Funkworm’s Guide On What To Charge For Beats and Bars
Someone wants you to spit a hot 16 on a single or create a beat for their new project. What do you charge? Or do you even charge it all? Would you ruin the opportunity if you asked for money? Maybe the exposure is worth doing it for no pay. Hmmmm…what do you do?
Being a professional music producer, I’m often challenged by the same questions. And I’ve seen these situations play out between artists throughout my career. Here are four ways to measure your worth and determine what to charge for your artistry.
When it comes to determining your worth as a rapper in these matters, especially as an independent, the most important metric today is not your skill; it’s how big your fan base is. What usually inspires collaborations between artists is the potential for one or both them to be introduced to a brand new audience. And people are willing to pay for or “swap” featured performances to gain access to more listeners. Collaborations that involve no payment only make sense if increased exposure is mutually beneficial. An artist with thousands of social media followers won’t help himself much by doing an unpaid feature with an artist who only has a couple hundred.
Your list of noteworthy credits can definitely boost your value in the music industry. For beat-makers and rappers, having a history of features and placements with artists of a higher status can greatly increase your leverage when negotiating the price for your work.
Sometimes how much you charge comes down to raw talent. How good are you? Is there a demand for your beats? If the beat is hot, most listeners couldn’t care less about the popularity of its composer. If you’re a beatmaker who consistently puts out hot beats, the demand for exclusive use of them can determine how much you should charge to acquire them. Does your flow or writing skills elevate the quality of a song? Sometimes you don’t have to be popular for others to instantly recognize talent when they hear it.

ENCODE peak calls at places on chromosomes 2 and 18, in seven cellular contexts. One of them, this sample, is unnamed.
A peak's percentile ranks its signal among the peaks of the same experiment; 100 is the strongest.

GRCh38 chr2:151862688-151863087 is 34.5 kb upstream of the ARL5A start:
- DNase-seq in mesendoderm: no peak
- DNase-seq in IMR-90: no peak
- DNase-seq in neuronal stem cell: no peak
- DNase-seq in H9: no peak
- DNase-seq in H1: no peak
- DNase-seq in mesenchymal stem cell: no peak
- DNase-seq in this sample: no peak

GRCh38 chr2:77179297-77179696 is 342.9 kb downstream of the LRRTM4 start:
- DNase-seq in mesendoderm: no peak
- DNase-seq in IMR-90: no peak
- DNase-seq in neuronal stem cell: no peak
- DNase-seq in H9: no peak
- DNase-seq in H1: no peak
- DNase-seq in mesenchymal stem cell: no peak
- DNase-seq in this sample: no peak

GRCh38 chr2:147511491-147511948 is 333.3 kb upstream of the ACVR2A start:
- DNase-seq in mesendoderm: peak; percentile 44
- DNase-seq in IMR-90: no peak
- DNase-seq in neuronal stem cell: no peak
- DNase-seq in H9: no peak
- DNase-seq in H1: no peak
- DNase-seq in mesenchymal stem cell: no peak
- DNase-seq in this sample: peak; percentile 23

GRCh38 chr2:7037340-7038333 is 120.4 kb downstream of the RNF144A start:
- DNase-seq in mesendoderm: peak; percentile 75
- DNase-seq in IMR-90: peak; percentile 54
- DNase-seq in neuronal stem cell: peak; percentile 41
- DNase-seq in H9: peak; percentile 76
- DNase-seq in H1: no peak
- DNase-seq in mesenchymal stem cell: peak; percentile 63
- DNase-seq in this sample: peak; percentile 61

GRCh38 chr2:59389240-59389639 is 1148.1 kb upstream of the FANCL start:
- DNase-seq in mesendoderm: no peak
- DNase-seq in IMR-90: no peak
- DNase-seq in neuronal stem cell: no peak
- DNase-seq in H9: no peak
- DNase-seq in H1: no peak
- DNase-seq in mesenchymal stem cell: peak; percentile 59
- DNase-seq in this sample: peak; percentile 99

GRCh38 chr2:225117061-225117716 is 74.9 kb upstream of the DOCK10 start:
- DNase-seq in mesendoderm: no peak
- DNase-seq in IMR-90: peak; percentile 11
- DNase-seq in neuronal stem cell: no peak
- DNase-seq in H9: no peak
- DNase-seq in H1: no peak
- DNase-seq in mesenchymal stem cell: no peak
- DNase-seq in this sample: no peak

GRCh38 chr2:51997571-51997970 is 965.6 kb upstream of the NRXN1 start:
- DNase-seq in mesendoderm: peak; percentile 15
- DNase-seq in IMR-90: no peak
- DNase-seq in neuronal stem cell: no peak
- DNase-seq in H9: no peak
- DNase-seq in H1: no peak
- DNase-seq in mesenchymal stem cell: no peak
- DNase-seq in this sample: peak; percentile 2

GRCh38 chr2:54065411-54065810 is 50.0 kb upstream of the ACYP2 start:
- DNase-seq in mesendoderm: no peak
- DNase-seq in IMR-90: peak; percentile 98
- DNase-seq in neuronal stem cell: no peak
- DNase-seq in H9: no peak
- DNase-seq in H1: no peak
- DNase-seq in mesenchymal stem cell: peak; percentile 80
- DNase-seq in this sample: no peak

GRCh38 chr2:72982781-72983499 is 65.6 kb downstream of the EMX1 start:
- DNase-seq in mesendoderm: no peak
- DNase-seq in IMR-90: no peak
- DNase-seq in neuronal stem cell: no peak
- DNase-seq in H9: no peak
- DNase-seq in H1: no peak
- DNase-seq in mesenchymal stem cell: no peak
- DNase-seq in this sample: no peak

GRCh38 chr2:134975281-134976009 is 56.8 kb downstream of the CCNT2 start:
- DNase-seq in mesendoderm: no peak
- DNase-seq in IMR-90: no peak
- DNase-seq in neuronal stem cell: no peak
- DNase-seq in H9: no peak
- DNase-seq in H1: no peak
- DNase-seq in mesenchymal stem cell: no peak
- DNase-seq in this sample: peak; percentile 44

Some beatmakers will forego the exchange of money for services if they are presented with the chance to place that hot beat with a well known artist. This business exchange has always seemed predatory to me. The much more popular artist, who certainly can afford to pay for the up-and-comer’s music, chooses to offer the beatmaker “exposure” in place of payment? This rarely works out to the beatmaker’s benefit, because his credit is almost never publicized. Accomplished producer Flying Lotus brought some attention to this greedy practice on Twitter.
With bars or with beats, it’s always best to survey the landscape to find out 1) who’s paying for what and 2) how much are they paying. This is a good way to make sure that you don’t undervalue your work (or price yourself out it). Years ago, people paid a lot more for beat production, until $7-beat sites arrived. After that, people were less motivated to spend lots of money on a beat that might offer no return on investment.
With or without payment, it is always in your best interest to keep your publishing and creative copyright share of the complete composition. It’s certainly common to waive these rights if the upfront money is significant, and I’ve done several deals throughout my career where this was the case, but keeping some partial ownership of any composition you are creatively a part of ensures that you won’t regretfully be left out if that song becomes a huge hit. If or when that song is a part of any type of media broadcast, you’ll continue to receive royalty payments.
Legal paperwork can seem like such a tedious mess when you just want to create in the beginning, but fair payment for work and protection of your creative rights is the best way to establish a livable career in the music industry.